Ultimate Match Play: Round 1 results; Round 2 matchups

By Jason SobelJanuary 29, 2013, 11:00 am

Our 16-man field for the Ultimate Match Play Championship has been whittled down to the Elite Eight.

And it’s a very Elite Eight, indeed. (Click for: Ultimate Match Play overview | Player bios)

Higher seeds Jack Nicklaus, Tiger Woods, Ben Hogan, Bobby Jones, Sam Snead and Arnold Palmer easily cruised through their opening-round matches with each player receiving at least three-quarters of the GolfChannel.com online vote, while Gary Player and Tom Watson narrowly pulled out mild upsets to advance.

(1) Jack Nicklaus def. (16) Phil Mickelson

Some believed that despite 18 career major championship titles, the top-ranked Nicklaus might struggle against fan favorite Phil Mickelson in the first round, but the Golden Bear received 92.8 percent of the votes to move on to the next frame in the bracket as the leading vote-getter thus far.


(9) Gary Player def. (8) Walter Hagen

Nicklaus will face longtime friend and rival Player in the second round. As the No. 9 seed in the tournament, Player barely ousted Walter Hagen, taking just 51 percent of the vote in that match – easily the closest in the competition so far.

“The only way to rank players is through the record books,” Player recently said on 'Morning Drive.' “All I know is he was a very great character. He might have arrived at the tee in his dining suit and I would have arrived after exercising – and he might have still beat me.”

Not this time.

The combined numbers between Nicklaus and Player are astounding. Together they own 97 career PGA Tour victories, including 27 majors. Extend that to global success and they’ve combined for well over 200 wins, easily the biggest total of any of the four second-round matchups.


(2) Tiger Woods def. (15) Seve Ballesteros

Much like the NCAA basketball tournament, the match between the 2 and 15 seeds featured a closer-than-expected result. Woods received “only” 78.9 percent of the vote against Ballesteros, though the noted short-game wizard could not extricate himself from trouble against the 14-time major champion.


(10) Tom Watson def. (7) Byron Nelson

The tournament’s ultra-intriguing matches continue, as Woods will square off against Watson in the next round. Playing his longtime mentor in the first round, Watson upended Byron Nelson by receiving 54.4 percent of the vote to move on to another much anticipated matchup.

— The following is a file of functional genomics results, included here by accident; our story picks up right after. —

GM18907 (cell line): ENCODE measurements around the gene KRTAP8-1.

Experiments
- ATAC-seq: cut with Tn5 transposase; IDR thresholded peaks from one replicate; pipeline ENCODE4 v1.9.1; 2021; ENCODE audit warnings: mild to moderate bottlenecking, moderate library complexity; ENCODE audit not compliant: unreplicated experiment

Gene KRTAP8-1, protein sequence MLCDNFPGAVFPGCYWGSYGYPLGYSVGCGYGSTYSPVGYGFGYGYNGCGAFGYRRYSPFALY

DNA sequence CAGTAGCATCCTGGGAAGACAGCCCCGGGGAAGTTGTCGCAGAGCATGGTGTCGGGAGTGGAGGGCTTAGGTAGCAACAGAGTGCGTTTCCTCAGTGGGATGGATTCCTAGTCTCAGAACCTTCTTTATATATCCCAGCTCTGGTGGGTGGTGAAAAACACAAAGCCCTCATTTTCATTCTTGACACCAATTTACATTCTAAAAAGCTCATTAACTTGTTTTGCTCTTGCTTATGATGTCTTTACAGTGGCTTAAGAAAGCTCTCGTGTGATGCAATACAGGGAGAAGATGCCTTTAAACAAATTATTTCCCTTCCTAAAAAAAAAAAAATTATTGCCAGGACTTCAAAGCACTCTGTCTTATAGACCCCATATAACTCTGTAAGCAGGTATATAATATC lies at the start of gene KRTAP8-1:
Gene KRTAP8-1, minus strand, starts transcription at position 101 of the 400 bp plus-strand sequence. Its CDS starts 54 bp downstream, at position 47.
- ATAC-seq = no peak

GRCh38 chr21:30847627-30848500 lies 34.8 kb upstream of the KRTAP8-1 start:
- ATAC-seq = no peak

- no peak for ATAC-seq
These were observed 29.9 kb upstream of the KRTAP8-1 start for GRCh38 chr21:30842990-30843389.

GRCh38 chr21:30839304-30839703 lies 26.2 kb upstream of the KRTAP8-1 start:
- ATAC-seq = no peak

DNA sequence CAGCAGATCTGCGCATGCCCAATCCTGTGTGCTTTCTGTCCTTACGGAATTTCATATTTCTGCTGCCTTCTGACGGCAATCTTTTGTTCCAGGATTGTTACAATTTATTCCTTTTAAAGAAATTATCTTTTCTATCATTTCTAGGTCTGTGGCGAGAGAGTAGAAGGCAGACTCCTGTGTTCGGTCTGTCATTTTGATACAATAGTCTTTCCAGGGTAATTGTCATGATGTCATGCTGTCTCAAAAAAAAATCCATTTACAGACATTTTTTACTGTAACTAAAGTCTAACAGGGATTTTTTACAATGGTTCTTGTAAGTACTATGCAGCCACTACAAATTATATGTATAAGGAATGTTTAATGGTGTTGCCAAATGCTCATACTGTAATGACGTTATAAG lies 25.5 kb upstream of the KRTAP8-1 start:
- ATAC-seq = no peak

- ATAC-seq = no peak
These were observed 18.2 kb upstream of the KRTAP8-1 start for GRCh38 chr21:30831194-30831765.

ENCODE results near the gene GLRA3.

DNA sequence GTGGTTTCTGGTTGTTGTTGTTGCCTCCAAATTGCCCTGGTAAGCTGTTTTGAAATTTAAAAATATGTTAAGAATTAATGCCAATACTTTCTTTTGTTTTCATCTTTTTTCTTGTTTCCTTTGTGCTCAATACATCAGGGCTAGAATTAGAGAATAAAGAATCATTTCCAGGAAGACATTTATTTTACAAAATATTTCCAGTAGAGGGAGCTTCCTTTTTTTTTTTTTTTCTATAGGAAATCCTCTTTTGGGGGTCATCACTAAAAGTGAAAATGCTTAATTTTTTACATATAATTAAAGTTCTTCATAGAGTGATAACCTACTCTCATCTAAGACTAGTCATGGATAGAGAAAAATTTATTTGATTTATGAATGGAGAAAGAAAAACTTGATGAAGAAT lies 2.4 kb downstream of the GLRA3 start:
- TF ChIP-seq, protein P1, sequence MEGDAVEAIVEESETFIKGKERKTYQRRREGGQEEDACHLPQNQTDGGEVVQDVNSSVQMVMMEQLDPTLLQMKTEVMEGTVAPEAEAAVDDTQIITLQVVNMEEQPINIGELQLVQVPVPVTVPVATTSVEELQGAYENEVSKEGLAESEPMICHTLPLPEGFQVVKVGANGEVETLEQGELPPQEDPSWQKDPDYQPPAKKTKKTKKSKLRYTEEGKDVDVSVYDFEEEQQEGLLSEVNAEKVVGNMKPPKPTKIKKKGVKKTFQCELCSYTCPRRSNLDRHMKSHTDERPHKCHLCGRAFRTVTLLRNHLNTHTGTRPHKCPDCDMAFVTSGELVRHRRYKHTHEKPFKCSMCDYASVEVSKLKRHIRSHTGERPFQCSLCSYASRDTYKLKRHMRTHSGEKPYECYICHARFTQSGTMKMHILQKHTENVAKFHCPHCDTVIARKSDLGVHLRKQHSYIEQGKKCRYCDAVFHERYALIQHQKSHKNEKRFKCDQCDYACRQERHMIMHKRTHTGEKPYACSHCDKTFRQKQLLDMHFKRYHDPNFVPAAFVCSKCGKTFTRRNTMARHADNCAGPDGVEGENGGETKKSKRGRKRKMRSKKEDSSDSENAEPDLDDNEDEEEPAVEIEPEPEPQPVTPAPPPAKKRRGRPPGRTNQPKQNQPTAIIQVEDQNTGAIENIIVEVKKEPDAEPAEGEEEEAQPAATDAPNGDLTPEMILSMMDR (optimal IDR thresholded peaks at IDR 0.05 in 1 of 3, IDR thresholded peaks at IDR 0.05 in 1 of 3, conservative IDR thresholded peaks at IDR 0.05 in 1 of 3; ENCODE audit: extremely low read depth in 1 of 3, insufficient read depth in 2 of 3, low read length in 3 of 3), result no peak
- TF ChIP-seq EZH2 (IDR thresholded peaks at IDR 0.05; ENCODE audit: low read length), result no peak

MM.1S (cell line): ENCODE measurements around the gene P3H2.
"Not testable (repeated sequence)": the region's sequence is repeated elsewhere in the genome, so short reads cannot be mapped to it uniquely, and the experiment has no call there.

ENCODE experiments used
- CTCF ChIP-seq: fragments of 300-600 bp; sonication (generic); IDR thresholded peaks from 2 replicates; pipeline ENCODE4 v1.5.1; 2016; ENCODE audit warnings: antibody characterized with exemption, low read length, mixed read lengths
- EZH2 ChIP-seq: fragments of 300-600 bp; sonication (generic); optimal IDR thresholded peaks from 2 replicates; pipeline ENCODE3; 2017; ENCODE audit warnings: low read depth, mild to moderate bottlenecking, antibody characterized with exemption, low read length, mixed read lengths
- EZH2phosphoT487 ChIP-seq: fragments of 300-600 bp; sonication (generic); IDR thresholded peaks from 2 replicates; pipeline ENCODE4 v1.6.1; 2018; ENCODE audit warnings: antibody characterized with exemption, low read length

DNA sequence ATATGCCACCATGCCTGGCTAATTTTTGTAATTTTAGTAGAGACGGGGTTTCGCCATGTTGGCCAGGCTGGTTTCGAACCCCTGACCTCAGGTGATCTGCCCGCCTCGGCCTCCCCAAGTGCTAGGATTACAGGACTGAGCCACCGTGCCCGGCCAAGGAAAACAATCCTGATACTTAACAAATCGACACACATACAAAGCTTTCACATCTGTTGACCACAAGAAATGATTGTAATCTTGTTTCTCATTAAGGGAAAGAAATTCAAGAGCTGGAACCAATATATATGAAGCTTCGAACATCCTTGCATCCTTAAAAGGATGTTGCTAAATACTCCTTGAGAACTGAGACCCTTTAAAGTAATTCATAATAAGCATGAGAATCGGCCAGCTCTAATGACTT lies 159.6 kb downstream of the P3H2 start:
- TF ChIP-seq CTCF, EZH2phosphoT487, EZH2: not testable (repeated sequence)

This one will feature Woods playing against the man who will serve as his Ryder Cup captain next year at Gleaneagles – and despite having the same initials and both playing collegiately at Stanford University, they haven’t always seen eye to eye.

Though Watson has criticized him for not always “respecting the game,” he was effusive in his praise for Woods when named captain on Dec. 13.

“He's the best player maybe in the history of the game,” Watson maintained. “My relationship with Tiger is fine. Whatever has been said before is water under the bridge, no issues. … Obviously there's nobody else in the golf world who wanted to win more than Tiger, and he did it for so many years. He dominated this sport unlike anybody in the history of the sport.”


(3) Ben Hogan def. (14) Nick Faldo

In what was no doubt a frosty match with few words, Hogan defeated Nick Faldo with 88 percent of the vote in the opening round. As the No. 3 seed in the tournament, the Hawk figures to be a tough out because of a legion of fans who still revere his shot-making talents and ability to recover from a near-fatal car accident.


(6) Arnold Palmer def. (11) Gene Sarazen

Hogan will meet Arnold Palmer in the second stanza – and Arnie’s Army, too. One of the most popular players of all time, Palmer was buoyed by a 86 percent vote in his victory over Gene Sarazen.

Much like the dynamic between Watson and Woods, Hogan and Palmer also owned a complex relationship, with the elder often failing to recognize the aggressive youngster.